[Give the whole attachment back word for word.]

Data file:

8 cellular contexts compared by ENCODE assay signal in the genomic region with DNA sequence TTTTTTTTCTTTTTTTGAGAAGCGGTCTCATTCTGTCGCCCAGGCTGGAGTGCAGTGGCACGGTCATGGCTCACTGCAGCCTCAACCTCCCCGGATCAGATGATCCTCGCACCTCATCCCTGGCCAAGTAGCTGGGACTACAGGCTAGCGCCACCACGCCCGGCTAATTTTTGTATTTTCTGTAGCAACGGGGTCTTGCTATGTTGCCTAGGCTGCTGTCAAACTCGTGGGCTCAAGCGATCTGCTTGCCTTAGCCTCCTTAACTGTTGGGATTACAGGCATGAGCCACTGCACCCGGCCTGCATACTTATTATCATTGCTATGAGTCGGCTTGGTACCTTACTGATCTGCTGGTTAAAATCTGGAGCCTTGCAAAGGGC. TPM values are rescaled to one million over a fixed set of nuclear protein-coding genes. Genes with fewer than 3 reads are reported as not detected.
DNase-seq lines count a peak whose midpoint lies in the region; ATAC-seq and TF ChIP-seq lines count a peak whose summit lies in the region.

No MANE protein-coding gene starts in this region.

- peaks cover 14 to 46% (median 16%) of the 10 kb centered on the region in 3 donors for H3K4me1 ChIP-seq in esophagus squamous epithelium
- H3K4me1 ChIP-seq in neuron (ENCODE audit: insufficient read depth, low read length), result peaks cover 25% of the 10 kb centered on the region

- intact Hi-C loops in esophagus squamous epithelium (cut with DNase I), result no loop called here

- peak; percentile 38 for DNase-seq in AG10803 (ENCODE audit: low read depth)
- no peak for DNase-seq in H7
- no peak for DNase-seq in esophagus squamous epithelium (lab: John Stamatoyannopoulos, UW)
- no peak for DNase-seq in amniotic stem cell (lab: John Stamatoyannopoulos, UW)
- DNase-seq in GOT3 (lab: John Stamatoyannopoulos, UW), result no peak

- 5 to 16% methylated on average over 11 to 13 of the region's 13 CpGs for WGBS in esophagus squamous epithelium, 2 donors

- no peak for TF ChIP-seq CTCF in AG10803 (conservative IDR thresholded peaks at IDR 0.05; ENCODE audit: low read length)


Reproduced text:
8 cellular contexts compared by ENCODE assay signal in the genomic region with DNA sequence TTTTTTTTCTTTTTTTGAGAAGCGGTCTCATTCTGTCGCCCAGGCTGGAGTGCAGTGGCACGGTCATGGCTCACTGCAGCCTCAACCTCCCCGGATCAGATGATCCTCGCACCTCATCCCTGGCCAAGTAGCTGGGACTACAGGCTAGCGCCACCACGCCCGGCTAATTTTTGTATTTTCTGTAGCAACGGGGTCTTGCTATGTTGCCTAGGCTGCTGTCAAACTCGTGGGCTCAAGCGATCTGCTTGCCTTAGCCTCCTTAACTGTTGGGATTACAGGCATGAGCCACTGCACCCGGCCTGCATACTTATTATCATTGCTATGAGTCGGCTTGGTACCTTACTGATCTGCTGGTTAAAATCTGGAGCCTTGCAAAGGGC. TPM values are rescaled to one million over a fixed set of nuclear protein-coding genes. Genes with fewer than 3 reads are reported as not detected.
DNase-seq lines count a peak whose midpoint lies in the region; ATAC-seq and TF ChIP-seq lines count a peak whose summit lies in the region.

No MANE protein-coding gene starts in this region.

- peaks cover 14 to 46% (median 16%) of the 10 kb centered on the region in 3 donors for H3K4me1 ChIP-seq in esophagus squamous epithelium
- H3K4me1 ChIP-seq in neuron (ENCODE audit: insufficient read depth, low read length), result peaks cover 25% of the 10 kb centered on the region

- intact Hi-C loops in esophagus squamous epithelium (cut with DNase I), result no loop called here

- peak; percentile 38 for DNase-seq in AG10803 (ENCODE audit: low read depth)
- no peak for DNase-seq in H7
- no peak for DNase-seq in esophagus squamous epithelium (lab: John Stamatoyannopoulos, UW)
- no peak for DNase-seq in amniotic stem cell (lab: John Stamatoyannopoulos, UW)
- DNase-seq in GOT3 (lab: John Stamatoyannopoulos, UW), result no peak

- 5 to 16% methylated on average over 11 to 13 of the region's 13 CpGs for WGBS in esophagus squamous epithelium, 2 donors

- no peak for TF ChIP-seq CTCF in AG10803 (conservative IDR thresholded peaks at IDR 0.05; ENCODE audit: low read length)